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Gippsland’s Darren Chester pressures Albanese to overturn Vic native timber plan

Darren Chester

With the incoming Prime Minister, Anthony Albanese, vowing to unite Australians, Gippsland MHR, Darren Chester, has demanded that he start this process by pressuring the Andrews Government to overturn its ridiculous plan to ban native timber harvesting by 2030. Source: Phillip Hopkins for Timberbiz

“I urge Mr Albanese to keep his promise and ensure the environmentally-sustainable Victorian native forest industry continues to function with some of the best practises in the world,” Mr Chester said, commenting after the federal election.

During the election campaign, Mr Albanese was accused of supporting former Labor leader Mark Latham’s plan in 2004 to close vast swathes of the Tasmanian native forestry industry. Mr Albanese and Labor rejected the claim, The Australian reported.

“Federal Labor has repeatedly committed to the native timber industry,” a party campaign spokesman said.

“We know the industry supports jobs and assists the construction sector to provide high-quality products to Australians. Labor is committed to our native forest industry and to growing our plantation industry, as well as further value-adding of Australia’s fine forest products.”

Mr Chester said the need for the native timber industry had been shown by the COVID pandemic and Ukraine crisis, which had exposed international supply chain fragilities. “These demand Australia becomes more self-sufficient and that must include a long-term commitment to a sustainable Victorian hardwood native timber industry,” he said.

“Our timber industry is a critical part of the regional economy, and it makes no sense to shut down Victorian forests and keep importing timber from countries with poorer environmental records.”

With climate change a key issue in the federal election, Mr Chester said a sustainable Victorian hardwood timber industry was part of the answer to reducing Australia’s carbon emissions.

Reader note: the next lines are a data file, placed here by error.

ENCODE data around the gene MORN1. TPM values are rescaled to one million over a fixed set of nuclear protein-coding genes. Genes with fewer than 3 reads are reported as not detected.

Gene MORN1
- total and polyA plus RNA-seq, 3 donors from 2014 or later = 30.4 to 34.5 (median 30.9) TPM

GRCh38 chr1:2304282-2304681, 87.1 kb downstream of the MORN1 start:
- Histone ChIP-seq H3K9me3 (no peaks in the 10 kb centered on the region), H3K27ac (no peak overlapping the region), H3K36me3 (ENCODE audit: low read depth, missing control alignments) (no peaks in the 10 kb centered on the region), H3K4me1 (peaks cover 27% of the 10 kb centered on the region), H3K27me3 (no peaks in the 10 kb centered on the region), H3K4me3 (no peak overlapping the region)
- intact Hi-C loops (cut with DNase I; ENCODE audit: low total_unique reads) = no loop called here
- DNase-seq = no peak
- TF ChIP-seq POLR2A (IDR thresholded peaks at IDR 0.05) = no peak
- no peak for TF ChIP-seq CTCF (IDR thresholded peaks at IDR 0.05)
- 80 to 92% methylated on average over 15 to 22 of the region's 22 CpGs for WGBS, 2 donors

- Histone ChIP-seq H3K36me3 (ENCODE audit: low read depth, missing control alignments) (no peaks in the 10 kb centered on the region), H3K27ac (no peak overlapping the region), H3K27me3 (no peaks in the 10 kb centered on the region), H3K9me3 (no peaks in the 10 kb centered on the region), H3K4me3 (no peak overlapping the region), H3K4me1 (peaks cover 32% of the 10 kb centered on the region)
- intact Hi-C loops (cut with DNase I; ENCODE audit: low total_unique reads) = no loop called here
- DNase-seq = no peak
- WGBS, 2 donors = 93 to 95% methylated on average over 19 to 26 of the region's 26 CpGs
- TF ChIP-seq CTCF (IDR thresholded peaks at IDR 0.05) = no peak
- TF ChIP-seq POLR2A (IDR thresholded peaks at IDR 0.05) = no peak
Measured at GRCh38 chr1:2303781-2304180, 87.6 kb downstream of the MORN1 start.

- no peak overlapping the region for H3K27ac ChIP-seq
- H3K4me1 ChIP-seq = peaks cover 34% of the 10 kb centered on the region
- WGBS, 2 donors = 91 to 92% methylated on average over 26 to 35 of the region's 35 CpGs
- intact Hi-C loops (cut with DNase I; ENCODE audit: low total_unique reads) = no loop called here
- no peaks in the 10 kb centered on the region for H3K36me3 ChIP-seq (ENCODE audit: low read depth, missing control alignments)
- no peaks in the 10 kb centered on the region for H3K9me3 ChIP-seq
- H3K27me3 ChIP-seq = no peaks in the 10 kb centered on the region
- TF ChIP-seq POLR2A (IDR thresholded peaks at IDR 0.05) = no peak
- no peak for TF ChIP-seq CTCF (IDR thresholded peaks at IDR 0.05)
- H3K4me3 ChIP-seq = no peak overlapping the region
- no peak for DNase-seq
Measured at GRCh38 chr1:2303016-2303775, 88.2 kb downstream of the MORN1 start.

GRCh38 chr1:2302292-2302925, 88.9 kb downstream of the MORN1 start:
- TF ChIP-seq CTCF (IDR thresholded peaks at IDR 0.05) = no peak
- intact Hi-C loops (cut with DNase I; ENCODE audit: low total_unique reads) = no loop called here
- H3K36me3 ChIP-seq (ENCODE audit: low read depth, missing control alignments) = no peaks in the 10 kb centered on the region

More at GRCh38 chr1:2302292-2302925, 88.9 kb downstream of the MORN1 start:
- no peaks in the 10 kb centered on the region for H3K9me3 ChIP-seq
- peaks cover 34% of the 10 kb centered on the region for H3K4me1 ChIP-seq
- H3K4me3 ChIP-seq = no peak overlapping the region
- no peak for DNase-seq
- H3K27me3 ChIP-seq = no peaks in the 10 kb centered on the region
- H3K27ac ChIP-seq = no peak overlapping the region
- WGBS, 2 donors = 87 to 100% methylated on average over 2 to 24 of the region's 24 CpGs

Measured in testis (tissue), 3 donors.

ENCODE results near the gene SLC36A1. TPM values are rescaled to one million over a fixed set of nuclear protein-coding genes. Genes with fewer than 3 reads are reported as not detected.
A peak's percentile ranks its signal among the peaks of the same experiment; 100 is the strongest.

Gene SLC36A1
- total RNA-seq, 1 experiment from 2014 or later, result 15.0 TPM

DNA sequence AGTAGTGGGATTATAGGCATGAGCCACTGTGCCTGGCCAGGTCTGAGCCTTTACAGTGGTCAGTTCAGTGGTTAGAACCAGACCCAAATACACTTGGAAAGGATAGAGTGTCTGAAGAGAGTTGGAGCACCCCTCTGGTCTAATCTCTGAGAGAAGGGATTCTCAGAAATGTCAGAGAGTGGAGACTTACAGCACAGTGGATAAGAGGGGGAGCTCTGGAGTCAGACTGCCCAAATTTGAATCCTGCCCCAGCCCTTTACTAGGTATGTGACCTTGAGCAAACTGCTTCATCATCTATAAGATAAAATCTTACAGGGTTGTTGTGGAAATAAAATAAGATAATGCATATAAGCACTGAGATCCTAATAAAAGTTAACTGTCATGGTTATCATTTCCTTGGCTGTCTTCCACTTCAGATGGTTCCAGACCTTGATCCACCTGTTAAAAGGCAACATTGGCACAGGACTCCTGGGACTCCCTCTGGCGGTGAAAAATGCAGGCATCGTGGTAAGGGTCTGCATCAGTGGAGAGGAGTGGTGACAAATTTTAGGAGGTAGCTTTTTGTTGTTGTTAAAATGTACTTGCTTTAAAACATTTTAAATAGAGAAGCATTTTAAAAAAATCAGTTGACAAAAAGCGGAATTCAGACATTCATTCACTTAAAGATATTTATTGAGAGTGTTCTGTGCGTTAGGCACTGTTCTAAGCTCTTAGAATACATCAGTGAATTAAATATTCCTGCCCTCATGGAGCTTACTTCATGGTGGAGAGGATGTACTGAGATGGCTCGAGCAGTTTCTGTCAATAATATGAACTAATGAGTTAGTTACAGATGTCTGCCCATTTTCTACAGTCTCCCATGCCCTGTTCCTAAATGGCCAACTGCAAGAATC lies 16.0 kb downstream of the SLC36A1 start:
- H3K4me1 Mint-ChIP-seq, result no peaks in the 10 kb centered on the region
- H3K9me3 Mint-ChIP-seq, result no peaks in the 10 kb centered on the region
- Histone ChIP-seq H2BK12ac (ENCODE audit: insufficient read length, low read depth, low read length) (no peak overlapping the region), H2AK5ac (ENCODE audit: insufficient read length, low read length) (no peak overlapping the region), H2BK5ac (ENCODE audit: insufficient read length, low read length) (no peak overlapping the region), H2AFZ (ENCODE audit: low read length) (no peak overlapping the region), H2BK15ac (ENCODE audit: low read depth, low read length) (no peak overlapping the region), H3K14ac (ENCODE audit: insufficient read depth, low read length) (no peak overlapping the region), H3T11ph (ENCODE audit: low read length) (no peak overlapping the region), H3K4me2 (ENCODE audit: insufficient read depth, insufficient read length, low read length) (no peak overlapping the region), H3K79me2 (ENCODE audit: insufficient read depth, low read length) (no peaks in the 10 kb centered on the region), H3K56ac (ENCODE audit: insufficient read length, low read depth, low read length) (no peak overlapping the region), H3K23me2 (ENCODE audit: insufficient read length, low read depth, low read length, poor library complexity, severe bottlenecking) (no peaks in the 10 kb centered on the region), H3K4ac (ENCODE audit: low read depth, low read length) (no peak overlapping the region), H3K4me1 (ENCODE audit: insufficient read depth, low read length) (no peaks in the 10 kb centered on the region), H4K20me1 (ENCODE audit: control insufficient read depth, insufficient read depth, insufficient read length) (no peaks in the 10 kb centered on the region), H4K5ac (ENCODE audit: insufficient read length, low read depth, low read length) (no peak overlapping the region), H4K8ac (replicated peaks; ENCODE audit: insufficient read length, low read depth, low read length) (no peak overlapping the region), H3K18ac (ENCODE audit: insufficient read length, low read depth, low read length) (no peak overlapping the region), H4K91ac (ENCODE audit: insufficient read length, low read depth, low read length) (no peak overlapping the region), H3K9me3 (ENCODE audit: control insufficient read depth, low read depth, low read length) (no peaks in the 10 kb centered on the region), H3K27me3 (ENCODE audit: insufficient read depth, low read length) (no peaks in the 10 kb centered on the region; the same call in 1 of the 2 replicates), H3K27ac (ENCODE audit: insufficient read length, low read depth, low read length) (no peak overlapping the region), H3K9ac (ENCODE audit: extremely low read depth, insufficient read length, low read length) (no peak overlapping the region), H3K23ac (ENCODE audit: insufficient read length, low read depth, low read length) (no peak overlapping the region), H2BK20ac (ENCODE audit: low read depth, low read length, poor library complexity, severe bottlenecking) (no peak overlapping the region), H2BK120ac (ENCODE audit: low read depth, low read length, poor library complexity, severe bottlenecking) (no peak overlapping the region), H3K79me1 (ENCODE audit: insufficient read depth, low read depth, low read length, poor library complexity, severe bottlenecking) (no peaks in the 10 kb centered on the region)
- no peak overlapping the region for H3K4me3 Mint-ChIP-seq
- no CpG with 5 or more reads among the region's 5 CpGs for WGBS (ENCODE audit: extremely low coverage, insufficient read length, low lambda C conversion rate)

“Timber products sequester carbon in our floorboards, furniture and other timber products. Re-growing trees can increase and maintain the role of forests as carbon sinks and is the ultimate renewable resource,” he said.

In Victoria, the most environmentally important forest areas were already protected with 3.367 million hectares of conservation areas.

“Every tree that is harvested by the timber industry is regrown, by law. VicForests harvests and regenerates approximately 3000 hectares each year from multiple-use public forests,” he said.

The native forest industry supported 21,000 jobs, from country towns across Victoria to the furniture industry in Melbourne.

“The skills and equipment of Gippsland timber industry workers help to keep us safe during bushfires and if the industry is shutdown, they will be lost forever,” he said.

“All of the Black Summer bushfires started on public land that had incredibly high fuel loads after decades of mismanagement due to a chronic lack of staff, resources, and commitment to protecting our communities.

“We need active forest management in Victoria which allows for multiple uses such as camping, hiking, prospecting, bee-keeping, fishing and a sustainable timber industry.”

Mr Chester said the skills of the timber industry workers should be utilised further to maintain forest access roads and strategic fire breaks around critical assets, like water catchments, towns and highways, with the timber harvested for the benefit of everyone.

“We need more boots and fewer suits. That’s more boots on the ground doing fuel reduction and other practical environmental work, and fewer suits in Melbourne making excuses… and stupid politically motivated decisions which endanger the lives of locals and visitors,” he said.